In 2012, when self-referral was first adopted as a quality, innovation, productivity and prevention approved pathway, health economist modelling showed it cut costs by £33 per patient, which equates to a saving of up to a quarter.

But the critical point with self-referral is the vast improvement it offers for patient care.

For starters, self-referral helps prevent acute problems from becoming chronic and reduces long term pain and disability.

So does it only work for physiotherapy?

The answer is no.

The Smart Referral System has been such as a success for Essex-based Provide Wellbeing, that it has already rolled out the project into two more of its services – carpal tunnel syndrome and vasectomies.

For carpal tunnel issues, the Smart Referral System is used to triage patients who are seeking a diagnosis and an initial assessment appointment, identifying those who need treatment options such as splinting or injections for less severe cases, and those who need more urgent treatment such as an operation.

Similarly, the system was adapted for vasectomy services, as a way for people to self-refer and to help staff manage the waiting list.

The use of this system for vasectomy services allowed the processing of referrals to continue despite pandemic restrictions.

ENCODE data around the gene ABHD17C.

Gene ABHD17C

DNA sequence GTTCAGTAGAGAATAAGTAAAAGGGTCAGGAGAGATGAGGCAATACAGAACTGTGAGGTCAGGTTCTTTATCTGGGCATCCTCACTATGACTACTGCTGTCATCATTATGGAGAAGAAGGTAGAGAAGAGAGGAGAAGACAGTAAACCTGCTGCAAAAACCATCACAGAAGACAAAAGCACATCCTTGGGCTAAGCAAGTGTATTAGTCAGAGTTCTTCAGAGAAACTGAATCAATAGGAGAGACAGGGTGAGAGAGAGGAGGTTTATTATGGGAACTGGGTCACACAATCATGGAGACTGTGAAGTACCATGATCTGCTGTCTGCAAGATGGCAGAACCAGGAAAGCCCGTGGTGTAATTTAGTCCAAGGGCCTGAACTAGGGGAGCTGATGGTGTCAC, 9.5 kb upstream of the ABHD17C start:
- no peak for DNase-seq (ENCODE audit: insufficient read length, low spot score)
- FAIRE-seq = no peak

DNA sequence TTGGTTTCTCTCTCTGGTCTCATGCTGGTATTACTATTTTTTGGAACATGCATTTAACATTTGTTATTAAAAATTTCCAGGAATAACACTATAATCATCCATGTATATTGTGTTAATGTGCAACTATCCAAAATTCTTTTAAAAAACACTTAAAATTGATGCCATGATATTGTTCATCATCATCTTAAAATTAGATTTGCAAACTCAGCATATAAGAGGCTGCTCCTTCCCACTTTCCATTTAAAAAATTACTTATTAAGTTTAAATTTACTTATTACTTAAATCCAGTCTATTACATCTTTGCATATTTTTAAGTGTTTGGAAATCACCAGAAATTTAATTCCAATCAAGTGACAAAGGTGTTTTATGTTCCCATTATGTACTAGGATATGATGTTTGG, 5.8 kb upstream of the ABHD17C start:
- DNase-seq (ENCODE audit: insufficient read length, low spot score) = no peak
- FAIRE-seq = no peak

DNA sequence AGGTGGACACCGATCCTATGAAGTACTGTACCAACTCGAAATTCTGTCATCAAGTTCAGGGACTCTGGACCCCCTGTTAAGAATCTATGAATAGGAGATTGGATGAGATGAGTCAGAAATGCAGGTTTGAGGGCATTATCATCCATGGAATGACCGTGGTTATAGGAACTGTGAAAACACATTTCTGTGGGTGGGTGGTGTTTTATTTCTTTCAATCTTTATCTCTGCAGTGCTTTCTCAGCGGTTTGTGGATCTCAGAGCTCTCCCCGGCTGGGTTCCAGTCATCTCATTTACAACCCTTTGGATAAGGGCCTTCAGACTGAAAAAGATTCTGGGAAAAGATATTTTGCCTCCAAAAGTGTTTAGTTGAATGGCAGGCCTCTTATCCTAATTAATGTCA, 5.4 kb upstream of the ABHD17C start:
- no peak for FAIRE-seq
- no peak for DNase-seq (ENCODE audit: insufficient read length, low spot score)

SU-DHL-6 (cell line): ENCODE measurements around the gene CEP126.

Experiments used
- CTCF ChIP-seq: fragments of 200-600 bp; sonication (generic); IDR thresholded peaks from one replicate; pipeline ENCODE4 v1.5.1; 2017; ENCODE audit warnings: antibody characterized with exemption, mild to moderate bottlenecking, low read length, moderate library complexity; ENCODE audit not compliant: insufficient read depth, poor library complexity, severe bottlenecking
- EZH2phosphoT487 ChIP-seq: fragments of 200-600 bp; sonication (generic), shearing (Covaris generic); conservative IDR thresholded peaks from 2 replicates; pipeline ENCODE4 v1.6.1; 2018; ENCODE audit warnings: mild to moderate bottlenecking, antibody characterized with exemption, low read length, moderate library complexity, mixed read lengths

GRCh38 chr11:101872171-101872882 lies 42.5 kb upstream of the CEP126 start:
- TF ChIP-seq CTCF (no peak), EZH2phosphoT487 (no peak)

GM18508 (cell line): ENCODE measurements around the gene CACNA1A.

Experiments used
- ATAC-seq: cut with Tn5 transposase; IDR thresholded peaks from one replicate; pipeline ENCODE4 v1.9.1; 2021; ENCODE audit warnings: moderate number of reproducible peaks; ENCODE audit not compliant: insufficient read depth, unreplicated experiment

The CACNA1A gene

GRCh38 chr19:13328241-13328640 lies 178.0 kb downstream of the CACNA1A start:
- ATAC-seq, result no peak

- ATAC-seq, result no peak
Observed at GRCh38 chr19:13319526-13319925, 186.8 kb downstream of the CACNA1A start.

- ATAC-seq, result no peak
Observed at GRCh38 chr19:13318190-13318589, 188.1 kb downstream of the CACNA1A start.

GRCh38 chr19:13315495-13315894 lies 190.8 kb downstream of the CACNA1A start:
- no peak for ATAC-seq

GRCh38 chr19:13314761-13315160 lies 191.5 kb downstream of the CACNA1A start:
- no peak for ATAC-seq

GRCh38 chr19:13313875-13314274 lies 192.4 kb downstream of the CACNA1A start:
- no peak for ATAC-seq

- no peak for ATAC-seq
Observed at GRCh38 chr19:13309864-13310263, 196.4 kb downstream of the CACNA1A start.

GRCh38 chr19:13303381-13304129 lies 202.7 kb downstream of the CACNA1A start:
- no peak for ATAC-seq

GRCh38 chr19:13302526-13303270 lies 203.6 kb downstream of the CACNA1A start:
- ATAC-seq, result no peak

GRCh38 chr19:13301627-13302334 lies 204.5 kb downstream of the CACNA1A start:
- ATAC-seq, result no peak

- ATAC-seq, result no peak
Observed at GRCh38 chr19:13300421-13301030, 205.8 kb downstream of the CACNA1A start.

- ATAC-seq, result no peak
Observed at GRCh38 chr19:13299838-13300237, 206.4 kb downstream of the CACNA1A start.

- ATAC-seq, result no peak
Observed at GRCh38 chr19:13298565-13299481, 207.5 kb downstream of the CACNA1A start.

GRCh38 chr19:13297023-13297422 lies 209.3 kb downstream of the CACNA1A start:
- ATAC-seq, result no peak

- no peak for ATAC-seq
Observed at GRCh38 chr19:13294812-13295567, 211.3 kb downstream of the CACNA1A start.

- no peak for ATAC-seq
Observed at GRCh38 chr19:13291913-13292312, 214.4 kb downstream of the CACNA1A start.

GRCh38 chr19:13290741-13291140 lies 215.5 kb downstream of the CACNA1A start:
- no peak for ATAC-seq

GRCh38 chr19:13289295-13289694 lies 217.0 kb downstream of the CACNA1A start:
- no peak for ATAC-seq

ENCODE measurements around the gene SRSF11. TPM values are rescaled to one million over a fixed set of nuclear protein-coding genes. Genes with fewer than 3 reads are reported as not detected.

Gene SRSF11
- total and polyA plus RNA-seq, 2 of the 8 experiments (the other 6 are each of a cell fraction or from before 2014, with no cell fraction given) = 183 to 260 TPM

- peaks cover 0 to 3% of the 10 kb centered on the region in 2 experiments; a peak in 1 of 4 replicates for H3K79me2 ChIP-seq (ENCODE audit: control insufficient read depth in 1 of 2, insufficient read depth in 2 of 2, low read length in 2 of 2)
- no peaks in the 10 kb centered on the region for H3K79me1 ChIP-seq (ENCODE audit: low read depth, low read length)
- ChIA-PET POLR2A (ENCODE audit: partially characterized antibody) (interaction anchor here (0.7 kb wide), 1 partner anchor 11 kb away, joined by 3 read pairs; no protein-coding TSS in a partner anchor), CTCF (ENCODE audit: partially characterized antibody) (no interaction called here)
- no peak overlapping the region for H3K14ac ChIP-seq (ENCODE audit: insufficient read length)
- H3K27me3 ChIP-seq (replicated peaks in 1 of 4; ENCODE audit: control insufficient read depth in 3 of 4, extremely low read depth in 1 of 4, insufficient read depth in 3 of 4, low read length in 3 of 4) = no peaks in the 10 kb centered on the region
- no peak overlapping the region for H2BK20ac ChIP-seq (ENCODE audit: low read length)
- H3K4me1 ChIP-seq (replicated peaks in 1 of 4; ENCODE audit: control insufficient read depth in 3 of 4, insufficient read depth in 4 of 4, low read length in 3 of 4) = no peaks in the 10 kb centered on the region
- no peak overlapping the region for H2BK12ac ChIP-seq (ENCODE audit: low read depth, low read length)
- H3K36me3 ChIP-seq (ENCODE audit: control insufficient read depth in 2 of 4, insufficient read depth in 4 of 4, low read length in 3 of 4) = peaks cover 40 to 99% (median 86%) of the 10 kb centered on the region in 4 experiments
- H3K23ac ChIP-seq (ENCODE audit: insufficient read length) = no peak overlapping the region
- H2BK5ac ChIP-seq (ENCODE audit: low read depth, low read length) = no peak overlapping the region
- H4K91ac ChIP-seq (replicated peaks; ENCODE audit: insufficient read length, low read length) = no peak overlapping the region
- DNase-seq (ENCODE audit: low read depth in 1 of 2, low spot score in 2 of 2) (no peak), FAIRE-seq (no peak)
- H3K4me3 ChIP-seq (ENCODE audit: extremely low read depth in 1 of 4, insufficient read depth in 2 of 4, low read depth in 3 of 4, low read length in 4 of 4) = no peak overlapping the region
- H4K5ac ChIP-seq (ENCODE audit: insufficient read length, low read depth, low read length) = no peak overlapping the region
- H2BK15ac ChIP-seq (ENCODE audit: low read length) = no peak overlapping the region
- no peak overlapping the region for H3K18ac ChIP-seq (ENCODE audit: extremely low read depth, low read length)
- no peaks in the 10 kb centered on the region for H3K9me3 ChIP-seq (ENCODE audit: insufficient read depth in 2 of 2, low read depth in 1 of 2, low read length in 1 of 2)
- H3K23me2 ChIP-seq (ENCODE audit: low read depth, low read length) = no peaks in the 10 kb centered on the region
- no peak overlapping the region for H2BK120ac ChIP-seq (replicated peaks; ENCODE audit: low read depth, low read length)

This meant that at a time when patients had less access to face-to-face appointments with their GP, they were still able to begin the process for a vasectomy.

The team at Provide Digital is excited at the prospect of the technology being rolled out further, thanks to the recent restructuring in the NHS, which sees Integrated Care Boards being established to create a more joined-up local approach.

As the architecture of the software is so versatile, it can be upscaled for almost any NHS service across the local ICB area, and beyond.

Furthermore, there is scope for integrating this technology to improve other aspects of care pathways.

An example of this is improving and streamlining data kept on patient records, which would further automate the system, and free up time and resources by capturing more information on a patient’s file.

Are there any negatives?

One argument we encounter is that self-referral could lead to an overwhelming increase in referrals.

However, research shows that if sufficient resources are in place this should not be the case.

In fact, self-referrers are shown to need fewer appointments, because problems are caught earlier.

A less common concern, but still raised occasionally, is that of safety.

But even here, clinicians complete extensive training to identify red flags and will refer any patients they have concerns over to a medical specialist.

Besides which, self-referral it has been the primary route into private treatment for decades.

In short, when GPs are under such enormous pressure, patients are waiting longer for an appointment and budgets are becoming ever tighter, self-referral can provide a lifeline, saving valuable time and money and ultimately, enhancing patient care.

If you would like to know how the Self-Referral System could be adapted to suit your problems, contact us today.